Favorited by: Craig Soenen (Product Manager)

"Alchemy: The Surprising Power of Ideas That Don't Make Sense", written by Rory Sutherland.

Alchemy: The Surprising Power of Ideas That Don't make Sense

Why is Red Bull so popular - even though everyone hates the taste? Why do countdown boards on platforms take away the pain of train delays? And why do we prefer stripy toothpaste? We think we are rational creatures. Economics and business rely on the assumption that we make logical decisions based on evidence. But we aren't, and we don't. In many crucial areas of our lives, reason plays a vanishingly small part. Instead we are driven by unconscious desires, which is why placebos are so powerful. We are drawn to the beautiful, the extravagant and the absurd - from lavish wedding invitations to tiny bottles of the latest fragrance. So if you want to influence people's choices you have to bypass reason. The best ideas don't make rational sense: they make you feel more than they make you think. Rory Sutherland is the Ogilvy advertising legend whose TED Talks have been viewed nearly 7 million times. In his first book he blends cutting-edge behavioural science, jaw-dropping stories and a touch of branding magic, on his mission to turn us all into idea alchemists. The big problems we face every day, whether as an individual or in society, could very well be solved by letting go of logic and embracing the irrational.

Favorited by: Dries Vaesen (Design Strategist)

"Range: Why Generalists Triumph in a Specialized World", written by David Epstein.

Range: Why Generalists Triumph in a Specialized World

I'm a true believer in the power of generalists and it triggered me to pick up this read for this year. Fun fact, I've found out about this book because Kobe Bryant(!), one of the greatest all-round basketball players ever, reviewed this on Goodreads.

What's the most effective path to success in any domain? It's not what you think.

Plenty of experts argue that anyone who wants to develop a skill, play an instrument, or lead their field should start early, focus intensely, and rack up as many hours of deliberate practice as possible. If you dabble or delay, you'll never catch up to the people who got a head start. But a closer look at research on the world's top performers, from professional athletes to Nobel laureates, shows that early specialization is the exception, not the rule. David Epstein examined the world's most successful athletes, artists, musicians, inventors, forecasters and scientists. He discovered that in most fields (especially those that are complex and unpredictable) generalists, not specialists, are primed to excel. Generalists often find their path late, and they juggle many interests rather than focusing on one. They're also more creative, more agile, and able to make connections their more specialized peers can't see. Provocative, rigorous, and engrossing, Range makes a compelling case for actively cultivating inefficiency. Failing a test is the best way to learn. Frequent quitters end up with the most fulfilling careers. The most impactful inventors cross domains rather than deepening their knowledge in a single area. As experts silo themselves further while computers master more of the skills once reserved for highly focused humans, people who think broadly and embrace diverse experiences and perspectives will increasingly thrive.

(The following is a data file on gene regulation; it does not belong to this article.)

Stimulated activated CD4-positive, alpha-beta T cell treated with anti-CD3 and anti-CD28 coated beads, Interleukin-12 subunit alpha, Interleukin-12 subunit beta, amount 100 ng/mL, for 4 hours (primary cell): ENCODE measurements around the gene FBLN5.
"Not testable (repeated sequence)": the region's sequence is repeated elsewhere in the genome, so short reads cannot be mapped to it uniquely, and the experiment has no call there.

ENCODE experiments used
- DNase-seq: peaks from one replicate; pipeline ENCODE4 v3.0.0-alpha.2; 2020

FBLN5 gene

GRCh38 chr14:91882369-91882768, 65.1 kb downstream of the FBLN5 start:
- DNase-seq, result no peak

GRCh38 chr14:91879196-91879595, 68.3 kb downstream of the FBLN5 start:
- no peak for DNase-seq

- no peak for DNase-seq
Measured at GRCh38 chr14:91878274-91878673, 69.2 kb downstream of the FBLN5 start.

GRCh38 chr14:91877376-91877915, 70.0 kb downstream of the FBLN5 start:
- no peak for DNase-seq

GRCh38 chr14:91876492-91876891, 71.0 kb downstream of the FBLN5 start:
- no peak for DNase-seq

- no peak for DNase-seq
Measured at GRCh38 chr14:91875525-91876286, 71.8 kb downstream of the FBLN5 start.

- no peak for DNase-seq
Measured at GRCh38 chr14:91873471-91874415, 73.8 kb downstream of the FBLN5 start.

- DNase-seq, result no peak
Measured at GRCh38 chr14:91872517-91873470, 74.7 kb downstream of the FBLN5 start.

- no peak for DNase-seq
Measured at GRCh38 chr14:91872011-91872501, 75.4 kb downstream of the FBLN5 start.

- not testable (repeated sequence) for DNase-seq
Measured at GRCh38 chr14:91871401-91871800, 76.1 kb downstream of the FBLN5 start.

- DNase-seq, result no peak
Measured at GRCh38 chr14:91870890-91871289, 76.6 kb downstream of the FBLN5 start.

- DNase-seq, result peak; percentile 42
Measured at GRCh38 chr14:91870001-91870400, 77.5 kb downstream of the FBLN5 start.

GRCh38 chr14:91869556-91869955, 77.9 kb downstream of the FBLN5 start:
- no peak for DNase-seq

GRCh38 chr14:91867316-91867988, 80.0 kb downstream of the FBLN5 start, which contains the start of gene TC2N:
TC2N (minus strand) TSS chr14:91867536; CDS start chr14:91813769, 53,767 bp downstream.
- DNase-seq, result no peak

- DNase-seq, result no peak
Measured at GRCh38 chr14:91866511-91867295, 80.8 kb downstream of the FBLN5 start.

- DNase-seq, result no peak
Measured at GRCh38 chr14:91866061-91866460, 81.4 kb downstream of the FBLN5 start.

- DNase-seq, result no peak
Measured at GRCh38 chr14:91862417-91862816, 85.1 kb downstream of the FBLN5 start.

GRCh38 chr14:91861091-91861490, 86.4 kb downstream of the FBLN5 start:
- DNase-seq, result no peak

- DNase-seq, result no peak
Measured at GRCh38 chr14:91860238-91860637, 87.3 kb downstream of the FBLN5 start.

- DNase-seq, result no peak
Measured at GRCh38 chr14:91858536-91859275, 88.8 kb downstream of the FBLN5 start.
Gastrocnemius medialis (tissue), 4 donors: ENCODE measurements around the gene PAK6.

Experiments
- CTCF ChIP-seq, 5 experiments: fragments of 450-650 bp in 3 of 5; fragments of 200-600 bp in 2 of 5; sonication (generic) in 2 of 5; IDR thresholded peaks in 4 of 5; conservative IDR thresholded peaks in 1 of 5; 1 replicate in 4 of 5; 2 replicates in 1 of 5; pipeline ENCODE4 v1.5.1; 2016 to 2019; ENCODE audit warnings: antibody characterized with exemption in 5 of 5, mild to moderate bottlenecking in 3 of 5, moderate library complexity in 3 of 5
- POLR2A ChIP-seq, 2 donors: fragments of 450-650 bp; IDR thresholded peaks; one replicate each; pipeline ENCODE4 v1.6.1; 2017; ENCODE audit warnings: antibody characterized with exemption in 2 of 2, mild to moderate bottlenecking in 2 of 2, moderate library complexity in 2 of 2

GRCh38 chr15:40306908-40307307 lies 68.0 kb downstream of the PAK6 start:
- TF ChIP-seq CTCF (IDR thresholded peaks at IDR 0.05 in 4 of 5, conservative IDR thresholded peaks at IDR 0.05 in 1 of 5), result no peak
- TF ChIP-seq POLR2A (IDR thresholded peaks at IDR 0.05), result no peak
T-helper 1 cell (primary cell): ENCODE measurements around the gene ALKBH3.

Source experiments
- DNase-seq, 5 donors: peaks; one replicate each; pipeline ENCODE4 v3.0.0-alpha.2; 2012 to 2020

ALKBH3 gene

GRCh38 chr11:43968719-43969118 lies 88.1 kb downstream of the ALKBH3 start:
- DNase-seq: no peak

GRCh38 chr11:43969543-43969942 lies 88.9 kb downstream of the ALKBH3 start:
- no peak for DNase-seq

Favorited by: Simon Floré (Product Manager)

Obviously, we want to share everything we picked up from these fresh reads with all of you! That's why we're starting a book club. Do you like reading about business, entrepreneurship, design, and everything in between? Fill out the form below to sign up!

http://bit.ly/2QUkyvm

The goal for us is to connect with people who are into the same stuff as we are, exchange thoughts and learnings, and have meaningful discussions. Once we got a few people signed up, we'll decide on a general category (I.E. design, marketing, biographies...) and eventually pick a single book we'd like to read within that category.

In the meantime, we'll be drafting an article outlining some broad questions, things we want to see clarified, points of interest, or topics for discussion. Once that article is out there, members (who hopefully read the book as well) can join the discussion, offer their review, or just have a chat. Our goal is for everyone to learn by reading whatever book we pick. We want to benefit the author as well as learn something new together.

Sounds like something you'd be into? Sign right up and we'll keep you posted!

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Bundle forces and let’s create impactful experiences together!